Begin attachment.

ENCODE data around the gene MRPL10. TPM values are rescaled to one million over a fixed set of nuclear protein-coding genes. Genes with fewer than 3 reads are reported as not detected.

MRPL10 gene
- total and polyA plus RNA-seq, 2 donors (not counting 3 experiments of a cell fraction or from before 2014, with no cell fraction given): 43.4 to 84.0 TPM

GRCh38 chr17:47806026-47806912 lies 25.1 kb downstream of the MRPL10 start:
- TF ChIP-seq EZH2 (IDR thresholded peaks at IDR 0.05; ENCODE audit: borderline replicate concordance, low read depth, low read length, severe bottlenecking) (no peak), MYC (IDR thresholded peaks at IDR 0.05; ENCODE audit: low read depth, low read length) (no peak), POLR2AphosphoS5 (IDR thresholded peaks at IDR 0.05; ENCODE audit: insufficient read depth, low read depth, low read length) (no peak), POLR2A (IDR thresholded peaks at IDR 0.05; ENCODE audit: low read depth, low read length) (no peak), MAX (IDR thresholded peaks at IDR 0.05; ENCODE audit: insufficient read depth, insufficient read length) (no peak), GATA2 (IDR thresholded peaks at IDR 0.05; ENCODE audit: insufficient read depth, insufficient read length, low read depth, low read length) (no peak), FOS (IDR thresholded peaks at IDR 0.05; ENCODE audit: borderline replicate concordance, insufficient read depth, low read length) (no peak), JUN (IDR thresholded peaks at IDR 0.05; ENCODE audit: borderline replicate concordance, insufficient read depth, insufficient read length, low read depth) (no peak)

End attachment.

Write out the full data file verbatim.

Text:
ENCODE data around the gene MRPL10. TPM values are rescaled to one million over a fixed set of nuclear protein-coding genes. Genes with fewer than 3 reads are reported as not detected.

MRPL10 gene
- total and polyA plus RNA-seq, 2 donors (not counting 3 experiments of a cell fraction or from before 2014, with no cell fraction given): 43.4 to 84.0 TPM

GRCh38 chr17:47806026-47806912 lies 25.1 kb downstream of the MRPL10 start:
- TF ChIP-seq EZH2 (IDR thresholded peaks at IDR 0.05; ENCODE audit: borderline replicate concordance, low read depth, low read length, severe bottlenecking) (no peak), MYC (IDR thresholded peaks at IDR 0.05; ENCODE audit: low read depth, low read length) (no peak), POLR2AphosphoS5 (IDR thresholded peaks at IDR 0.05; ENCODE audit: insufficient read depth, low read depth, low read length) (no peak), POLR2A (IDR thresholded peaks at IDR 0.05; ENCODE audit: low read depth, low read length) (no peak), MAX (IDR thresholded peaks at IDR 0.05; ENCODE audit: insufficient read depth, insufficient read length) (no peak), GATA2 (IDR thresholded peaks at IDR 0.05; ENCODE audit: insufficient read depth, insufficient read length, low read depth, low read length) (no peak), FOS (IDR thresholded peaks at IDR 0.05; ENCODE audit: borderline replicate concordance, insufficient read depth, low read length) (no peak), JUN (IDR thresholded peaks at IDR 0.05; ENCODE audit: borderline replicate concordance, insufficient read depth, insufficient read length, low read depth) (no peak)